Category Archives: Webinar Events

2017 ACLS Biennial General Meeting

Please register for 2017 ACLS Biennial General Meeting on January 10, 2017 3:30 PM MST at:

For members of ACLS who are not able to join us in person please sign up to attend via the internet. Along with financial, membership and webinar reports you can learn about what is happening within our organization and get a sneak peak at some very exciting upcoming ventures.

After registering, you will receive a confirmation email containing information about joining the webinar.

February 2017 Webinar – Designing Worship Spaces: The Advantages of a Central-plan Model

The Roman Catholic liturgical renewal, made manifest by Vatican II over 50 years ago, continues to generate a diversity of worship space designs. When the renewal was first underway most church worship spaces embraced an approach that sought to move the altar into closer contact with the assembly. However, over the past few years we have seen the return of older pre-Vatican II processional-plan models where the altar is being removed farther from the assembly. This webinar will explore the theological, liturgical, and physiological influences that each of these approaches has on a Faith Community.

For 40 years, Robert Habiger’s design methodology has advocated for the placement of the altar in the midst of the assembly. He has taken this approach because he believes it best exemplifies what the Church is requesting by their liturgical documents. Sometimes referred as a post-Vatican II central-plan, it is actually an ancient model in use since the fourth century to facilitate a faith communities desire to gather, pray and celebrate together. The presentation will explore three critical design themes – mystery, encounter, and environment. Not limited to a central-plan model, these three design themes also benefit the design of any worship space.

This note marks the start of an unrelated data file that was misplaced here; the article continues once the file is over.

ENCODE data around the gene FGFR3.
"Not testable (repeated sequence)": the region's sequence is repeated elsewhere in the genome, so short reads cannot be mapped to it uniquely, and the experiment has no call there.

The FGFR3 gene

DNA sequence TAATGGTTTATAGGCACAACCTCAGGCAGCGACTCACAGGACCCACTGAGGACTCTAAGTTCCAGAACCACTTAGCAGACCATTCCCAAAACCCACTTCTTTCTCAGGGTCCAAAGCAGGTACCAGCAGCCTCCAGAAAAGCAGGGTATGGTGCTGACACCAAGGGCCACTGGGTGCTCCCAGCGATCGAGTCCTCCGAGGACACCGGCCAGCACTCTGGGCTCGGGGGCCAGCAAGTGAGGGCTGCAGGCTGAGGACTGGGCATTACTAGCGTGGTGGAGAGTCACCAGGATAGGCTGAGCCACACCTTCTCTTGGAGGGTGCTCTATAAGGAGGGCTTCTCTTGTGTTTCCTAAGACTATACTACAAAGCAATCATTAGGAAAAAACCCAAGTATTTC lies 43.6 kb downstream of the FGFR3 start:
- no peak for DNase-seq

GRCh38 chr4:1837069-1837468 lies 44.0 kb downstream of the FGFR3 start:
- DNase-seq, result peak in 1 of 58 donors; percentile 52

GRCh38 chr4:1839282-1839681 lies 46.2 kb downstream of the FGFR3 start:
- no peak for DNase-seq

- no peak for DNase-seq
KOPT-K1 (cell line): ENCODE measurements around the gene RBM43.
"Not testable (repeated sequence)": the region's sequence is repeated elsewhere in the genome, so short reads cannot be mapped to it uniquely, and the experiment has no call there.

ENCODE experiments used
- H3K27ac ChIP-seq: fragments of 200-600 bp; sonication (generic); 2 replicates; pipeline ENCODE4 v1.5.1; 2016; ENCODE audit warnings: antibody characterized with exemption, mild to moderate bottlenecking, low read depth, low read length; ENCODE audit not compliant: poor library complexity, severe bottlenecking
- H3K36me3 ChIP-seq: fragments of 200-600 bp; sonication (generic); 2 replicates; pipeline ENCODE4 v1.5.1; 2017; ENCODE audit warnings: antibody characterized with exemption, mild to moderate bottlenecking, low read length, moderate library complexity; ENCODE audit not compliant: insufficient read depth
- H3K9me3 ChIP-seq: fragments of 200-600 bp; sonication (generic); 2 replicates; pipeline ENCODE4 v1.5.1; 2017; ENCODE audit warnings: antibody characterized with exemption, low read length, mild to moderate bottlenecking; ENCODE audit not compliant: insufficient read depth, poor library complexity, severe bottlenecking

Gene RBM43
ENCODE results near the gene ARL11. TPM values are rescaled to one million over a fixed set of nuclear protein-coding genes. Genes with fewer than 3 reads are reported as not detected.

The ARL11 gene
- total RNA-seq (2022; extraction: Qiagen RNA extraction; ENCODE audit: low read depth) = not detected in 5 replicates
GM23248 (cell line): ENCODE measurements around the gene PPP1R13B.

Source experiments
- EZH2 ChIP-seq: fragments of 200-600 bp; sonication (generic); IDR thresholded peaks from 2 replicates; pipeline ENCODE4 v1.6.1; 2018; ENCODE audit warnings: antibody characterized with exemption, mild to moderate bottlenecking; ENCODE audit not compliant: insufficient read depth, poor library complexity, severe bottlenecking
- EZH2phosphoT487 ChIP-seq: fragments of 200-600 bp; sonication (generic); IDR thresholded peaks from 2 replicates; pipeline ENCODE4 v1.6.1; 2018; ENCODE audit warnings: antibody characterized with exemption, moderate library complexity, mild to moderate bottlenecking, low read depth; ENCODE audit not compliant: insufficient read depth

About the presenter: Robert Habiger specializes in the design of religious facilities and has provided liturgical design consulting services since 1991. His education background includes certification from the Institute of Liturgical Consulting by Catholic Theological Union – Chicago and a Master of Architecture degree from Kansas State University. A registered architect since 1975, his projects are known for their participatory design process and inspiring design resolutions. A commitment to dominant rituals and environmental psychology are central to his liturgical design approach. Robert is a long-standing member of ACLS, currently serving as Treasurer. He resides in Albuquerque, New Mexico, is married, the Father of six children and a Grandfather of five.

Please register for Designing Worship Spaces: The Advantages of a Central-plan Model on Feb 21, 2017 1:00 PM EST at:

After registering, you will receive a confirmation email containing information about joining the webinar.

January 2017 Webinar – Poisoning the Wells

We start off the New Year with an exciting and thought-provoking presentation by Fr. Dave Pettingill.  His presentation will discuss the following points:
1. The intent of the Second Vatican Council regarding Liturgy;
2. The “Reform of the Reform;”
3. The present state of the union;
4. Suggestions about how ACLS’s expertise can be employed to further the Second Vatican Council’s viewpoint, now that Pope Francis has terminated the Reform of the Reform.

fr-pettingillOur presenter,  Rev. David Pettingill, is a retired priest of the San Francisco archdiocese who is still active in retreat work and teaching courses on the council for lay ecclesial ministers. Ordained just months before the opening of the Second Vatican Council, Fr. Dave since spent 22 years in education, first at the high school level and later as Dean of Students and professor of Homiletics, Liturgical Celebration and Scripture at St. Patrick’s Seminary in Menlo Park. He has since served in a variety of pastoral and leadership roles in the Archdiocese of San Francisco, including Director of the Deacon Formation Program for the last 5 years before retiring in 2007.